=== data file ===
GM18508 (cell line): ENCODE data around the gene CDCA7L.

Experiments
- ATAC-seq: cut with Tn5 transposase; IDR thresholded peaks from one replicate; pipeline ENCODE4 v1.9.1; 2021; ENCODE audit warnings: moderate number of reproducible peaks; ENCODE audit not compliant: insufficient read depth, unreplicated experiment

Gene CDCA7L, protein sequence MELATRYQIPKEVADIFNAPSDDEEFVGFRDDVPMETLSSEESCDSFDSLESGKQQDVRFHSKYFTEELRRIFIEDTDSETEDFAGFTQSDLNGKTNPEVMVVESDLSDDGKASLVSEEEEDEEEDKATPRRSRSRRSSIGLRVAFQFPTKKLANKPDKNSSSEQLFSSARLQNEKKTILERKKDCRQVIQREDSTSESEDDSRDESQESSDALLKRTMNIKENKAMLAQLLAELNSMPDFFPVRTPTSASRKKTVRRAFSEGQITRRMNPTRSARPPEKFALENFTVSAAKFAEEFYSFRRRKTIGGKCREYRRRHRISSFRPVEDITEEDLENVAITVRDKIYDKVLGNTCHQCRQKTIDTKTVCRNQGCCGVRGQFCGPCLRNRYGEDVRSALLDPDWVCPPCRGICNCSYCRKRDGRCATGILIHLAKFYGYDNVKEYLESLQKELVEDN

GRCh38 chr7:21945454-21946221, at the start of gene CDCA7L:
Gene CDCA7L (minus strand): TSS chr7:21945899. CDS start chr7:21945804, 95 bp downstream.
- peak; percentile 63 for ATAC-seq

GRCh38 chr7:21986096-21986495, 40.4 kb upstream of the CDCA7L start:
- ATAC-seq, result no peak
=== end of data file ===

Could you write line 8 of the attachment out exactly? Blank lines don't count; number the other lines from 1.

GRCh38 chr7:21986096-21986495, 40.4 kb upstream of the CDCA7L start: